In verses 10-13 Jesus turned his attention to the towns that would not offer hospitality.  His instruction is basically the same as it had been for the Twelve.  In order to symbolize the unworthiness of towns that refused hospitality, they were symbolically to shake the dust of those towns from their feet.  And he gave the seventy an additional instruction to announce in the streets that the kingdom of God had come near, or was at hand.  Verse 12 is an extremely strong statement.  The kind of rejection of the message of God’s kingdom seen in those towns that refused to hear it is even more serious than the sin of the city of Sodom.  No one would have misunderstood this, because the sin of Sodom had become proverbial. 

            In verses 13-16 Jesus continued by mentioning some Galilean towns that had failed to be receptive to the kingdom message.  As you see, three towns are mentioned by name: Chorazin, Bethsaida, and Capernaum.  All three towns were located on or near the northern shore of the Sea of Galilee.  Jesus had performed miracles in those towns during his ministry, but they had not been very responsive.  Capernaum was especially guilty, because Jesus had made Capernaum his home base for that part of his ministry.  At any rate, Jesus declared here that had those miracles been done in Tyre and Sidon, the people in those mostly Gentile cities would have repented long ago. 

            Tyre and Sidon were Phoenician coastal cities north of Galilee.  Tyre was about thirty miles, and Sidon about fifty miles, north of the Sea of Galilee.  Jesus was not saying that Tyre and Sidon would be free of judgment.  Rather he was saying that their judgment would be less severe than that of the Galilean towns that had seen powerful acts of God and had not responded positively. 

            In verse 16 Jesus told the seventy that whoever would reject them during their mission would be rejecting Jesus, because Jesus sent them; and who ever rejects Jesus, rejects the one who sent him (the Father).  In other words to reject the messenger is to reject the message and the one who sent the messenger. 

            Now then, in verses 17-20, no account of the seventy’s mission is given, but their return and report to Jesus is recorded.  They “returned with joy,” because their mission had been a success.  Even the demons had submitted themselves to the seventy.  Jesus responded by saying that he had seen Satan fall from heaven.  There is some debate as to whether Jesus was reporting an actual vision, or he was symbolically expressing the idea that victories over the forces of evil on the earth are signs of the ultimate defeat of Satan.  Most scholars believe the latter.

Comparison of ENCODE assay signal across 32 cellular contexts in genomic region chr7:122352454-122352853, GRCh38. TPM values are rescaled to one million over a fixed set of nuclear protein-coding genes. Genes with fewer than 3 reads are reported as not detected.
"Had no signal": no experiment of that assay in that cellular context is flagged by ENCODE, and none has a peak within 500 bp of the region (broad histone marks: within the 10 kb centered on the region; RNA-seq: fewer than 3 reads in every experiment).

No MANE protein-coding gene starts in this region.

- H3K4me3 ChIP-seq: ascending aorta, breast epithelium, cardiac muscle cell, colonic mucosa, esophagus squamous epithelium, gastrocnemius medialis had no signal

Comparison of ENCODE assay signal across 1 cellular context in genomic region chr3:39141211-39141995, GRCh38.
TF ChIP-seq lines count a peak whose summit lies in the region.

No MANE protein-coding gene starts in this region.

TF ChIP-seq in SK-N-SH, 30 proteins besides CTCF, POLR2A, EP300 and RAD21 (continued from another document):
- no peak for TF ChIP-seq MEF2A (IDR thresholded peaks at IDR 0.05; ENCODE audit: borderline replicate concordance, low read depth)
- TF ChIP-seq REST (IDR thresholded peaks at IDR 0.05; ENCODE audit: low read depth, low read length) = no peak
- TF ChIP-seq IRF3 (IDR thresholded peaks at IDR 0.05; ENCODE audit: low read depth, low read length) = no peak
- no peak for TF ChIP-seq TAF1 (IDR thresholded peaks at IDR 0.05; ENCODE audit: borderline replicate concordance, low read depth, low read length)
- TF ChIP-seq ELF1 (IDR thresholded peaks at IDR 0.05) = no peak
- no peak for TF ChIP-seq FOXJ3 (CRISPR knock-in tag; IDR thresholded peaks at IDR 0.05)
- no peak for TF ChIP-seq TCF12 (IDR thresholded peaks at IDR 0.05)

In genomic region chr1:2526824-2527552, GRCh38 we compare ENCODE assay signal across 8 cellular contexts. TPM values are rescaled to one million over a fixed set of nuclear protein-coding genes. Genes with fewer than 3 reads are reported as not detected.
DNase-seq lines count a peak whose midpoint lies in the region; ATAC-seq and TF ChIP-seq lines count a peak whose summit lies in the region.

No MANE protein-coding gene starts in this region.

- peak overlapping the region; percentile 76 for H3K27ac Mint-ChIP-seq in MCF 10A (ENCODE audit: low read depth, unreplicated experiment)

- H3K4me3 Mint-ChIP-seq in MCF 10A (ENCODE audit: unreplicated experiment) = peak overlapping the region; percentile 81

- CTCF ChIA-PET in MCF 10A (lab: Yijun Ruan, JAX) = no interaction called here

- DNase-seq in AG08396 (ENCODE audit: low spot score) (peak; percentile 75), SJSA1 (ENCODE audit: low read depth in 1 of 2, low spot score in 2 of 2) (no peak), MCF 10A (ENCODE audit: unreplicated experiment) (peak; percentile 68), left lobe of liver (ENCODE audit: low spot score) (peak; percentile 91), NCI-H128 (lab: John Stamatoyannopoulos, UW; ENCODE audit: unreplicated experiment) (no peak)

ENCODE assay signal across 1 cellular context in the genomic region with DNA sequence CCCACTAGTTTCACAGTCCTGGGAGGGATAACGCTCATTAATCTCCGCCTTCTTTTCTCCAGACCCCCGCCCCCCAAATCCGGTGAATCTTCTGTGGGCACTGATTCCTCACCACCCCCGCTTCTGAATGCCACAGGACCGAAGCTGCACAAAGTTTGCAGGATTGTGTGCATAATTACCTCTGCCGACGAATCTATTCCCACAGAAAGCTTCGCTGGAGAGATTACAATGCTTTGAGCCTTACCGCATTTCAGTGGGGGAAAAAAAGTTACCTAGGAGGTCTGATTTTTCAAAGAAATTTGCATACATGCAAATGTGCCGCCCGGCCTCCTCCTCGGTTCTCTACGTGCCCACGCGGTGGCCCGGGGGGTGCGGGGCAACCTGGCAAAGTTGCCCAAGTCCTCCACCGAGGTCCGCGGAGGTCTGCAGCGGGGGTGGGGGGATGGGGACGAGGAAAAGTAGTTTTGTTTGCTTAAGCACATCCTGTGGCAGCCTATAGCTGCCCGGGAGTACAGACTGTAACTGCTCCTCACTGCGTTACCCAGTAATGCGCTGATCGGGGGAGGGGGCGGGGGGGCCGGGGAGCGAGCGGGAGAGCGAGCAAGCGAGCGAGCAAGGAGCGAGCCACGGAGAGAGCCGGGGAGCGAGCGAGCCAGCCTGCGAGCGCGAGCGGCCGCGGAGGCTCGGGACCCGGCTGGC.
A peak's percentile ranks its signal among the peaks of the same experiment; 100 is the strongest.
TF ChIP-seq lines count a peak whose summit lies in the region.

In verse 19 Jesus reminded the seventy that they still had the authority over evil and that he would protect them from the evil one.  Yet in verse 20 he warns them that the authority has little meaning if they are not themselves saved.  The joys of exercising Jesus’ authority must be undergirded by the joy of salvation if we are to be truly effective ministers of Christ. 

            In verse 21, we find Jesus rejoicing over the fact that the Father had revealed things to “infants,” that is to the disciples, that he had not revealed to “the wise,” meaning the educated and the religious professionals.  The disciples had seen the Holy Spirit at work, defeating the demonic powers.  The wise were not so privileged, not because they were incapable of seeing it, but because they didn’t have the faith to see it. 

            There is in Jesus’ words an implicit condemnation of the Jewish religious leaders of the day, because despite their wisdom, they had failed to gasp the true nature of God and his will.  The childlike disciples on the other hand, did grasp those things.  And Jesus was thankful. 

            Immediately following his outburst of praise, Jesus, in verse 22, told the disciples privately that they were blessed by what they had seen.  They were blessed, first, because the Father had handed all things over to Jesus, the Son.  And they were blessed, second, because the Son, who is the only one who knows the Father in an immediate sense, has the authority to bring them (and all human believers) into an intimate relationship with the Father.  Finally, in verses 23-24, Jesus blessed the disciples, because what they had seen and heard was not possible even to prophets and kings in previous ages. 

            Turning to application, one matter that deserves mention is the truth seen in verses 13-16.  It is dangerous business to see the miracles of God and then reject him.  But I believe the key element for us in this passage is the theme of Christian joy.  First, we see the joy of successful service.  When the seventy returned, they did so with joy, because they had seen God overcome the demonic (vv, 17-19).

            Second, in verse 20 we see the joy of salvation.  Jesus teaches us that rejoicing over our salvation is more significant than rejoicing over our successful service, because successful service has meaning only in a context of genuine salvation.

            Third, there is the joy of Jesus in verse 21.  When we believe and serve Jesus successfully, we bring joy to our Lord.

            And finally, fourth, there is the joy of being blessed in ways that even prophets and kings could not experience before the coming of Christ, verses 23-24.

Advertisements